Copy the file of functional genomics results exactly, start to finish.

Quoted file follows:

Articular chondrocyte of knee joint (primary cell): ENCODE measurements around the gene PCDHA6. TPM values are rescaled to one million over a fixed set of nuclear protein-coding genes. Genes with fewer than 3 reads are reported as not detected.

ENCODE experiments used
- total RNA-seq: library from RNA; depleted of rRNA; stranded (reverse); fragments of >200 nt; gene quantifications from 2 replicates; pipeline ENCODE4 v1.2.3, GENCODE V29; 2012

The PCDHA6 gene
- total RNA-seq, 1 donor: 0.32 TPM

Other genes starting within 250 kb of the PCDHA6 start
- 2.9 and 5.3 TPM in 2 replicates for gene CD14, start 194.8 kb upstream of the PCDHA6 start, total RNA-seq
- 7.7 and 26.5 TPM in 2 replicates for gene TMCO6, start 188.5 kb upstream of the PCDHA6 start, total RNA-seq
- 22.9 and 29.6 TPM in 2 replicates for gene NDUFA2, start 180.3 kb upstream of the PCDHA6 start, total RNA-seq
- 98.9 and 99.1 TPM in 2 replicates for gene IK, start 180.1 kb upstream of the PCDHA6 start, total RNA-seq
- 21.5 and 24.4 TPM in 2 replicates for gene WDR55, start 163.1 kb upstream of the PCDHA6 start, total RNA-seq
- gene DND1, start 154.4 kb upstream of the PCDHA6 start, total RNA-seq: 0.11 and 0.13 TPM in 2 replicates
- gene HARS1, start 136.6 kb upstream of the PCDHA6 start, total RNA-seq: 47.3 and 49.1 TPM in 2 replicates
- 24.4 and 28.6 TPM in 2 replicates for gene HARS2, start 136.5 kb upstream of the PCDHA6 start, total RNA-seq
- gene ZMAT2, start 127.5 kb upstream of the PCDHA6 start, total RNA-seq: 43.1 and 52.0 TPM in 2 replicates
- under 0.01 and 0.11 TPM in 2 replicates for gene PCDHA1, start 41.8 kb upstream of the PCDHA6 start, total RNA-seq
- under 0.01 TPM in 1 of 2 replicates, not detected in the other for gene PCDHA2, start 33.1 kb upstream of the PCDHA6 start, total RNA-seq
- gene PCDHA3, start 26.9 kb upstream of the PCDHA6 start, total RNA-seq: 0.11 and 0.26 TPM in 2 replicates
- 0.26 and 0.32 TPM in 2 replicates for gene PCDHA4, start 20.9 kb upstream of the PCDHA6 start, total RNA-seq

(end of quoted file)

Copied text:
Articular chondrocyte of knee joint (primary cell): ENCODE measurements around the gene PCDHA6. TPM values are rescaled to one million over a fixed set of nuclear protein-coding genes. Genes with fewer than 3 reads are reported as not detected.

ENCODE experiments used
- total RNA-seq: library from RNA; depleted of rRNA; stranded (reverse); fragments of >200 nt; gene quantifications from 2 replicates; pipeline ENCODE4 v1.2.3, GENCODE V29; 2012

The PCDHA6 gene
- total RNA-seq, 1 donor: 0.32 TPM

Other genes starting within 250 kb of the PCDHA6 start
- 2.9 and 5.3 TPM in 2 replicates for gene CD14, start 194.8 kb upstream of the PCDHA6 start, total RNA-seq
- 7.7 and 26.5 TPM in 2 replicates for gene TMCO6, start 188.5 kb upstream of the PCDHA6 start, total RNA-seq
- 22.9 and 29.6 TPM in 2 replicates for gene NDUFA2, start 180.3 kb upstream of the PCDHA6 start, total RNA-seq
- 98.9 and 99.1 TPM in 2 replicates for gene IK, start 180.1 kb upstream of the PCDHA6 start, total RNA-seq
- 21.5 and 24.4 TPM in 2 replicates for gene WDR55, start 163.1 kb upstream of the PCDHA6 start, total RNA-seq
- gene DND1, start 154.4 kb upstream of the PCDHA6 start, total RNA-seq: 0.11 and 0.13 TPM in 2 replicates
- gene HARS1, start 136.6 kb upstream of the PCDHA6 start, total RNA-seq: 47.3 and 49.1 TPM in 2 replicates
- 24.4 and 28.6 TPM in 2 replicates for gene HARS2, start 136.5 kb upstream of the PCDHA6 start, total RNA-seq
- gene ZMAT2, start 127.5 kb upstream of the PCDHA6 start, total RNA-seq: 43.1 and 52.0 TPM in 2 replicates
- under 0.01 and 0.11 TPM in 2 replicates for gene PCDHA1, start 41.8 kb upstream of the PCDHA6 start, total RNA-seq
- under 0.01 TPM in 1 of 2 replicates, not detected in the other for gene PCDHA2, start 33.1 kb upstream of the PCDHA6 start, total RNA-seq
- gene PCDHA3, start 26.9 kb upstream of the PCDHA6 start, total RNA-seq: 0.11 and 0.26 TPM in 2 replicates
- 0.26 and 0.32 TPM in 2 replicates for gene PCDHA4, start 20.9 kb upstream of the PCDHA6 start, total RNA-seq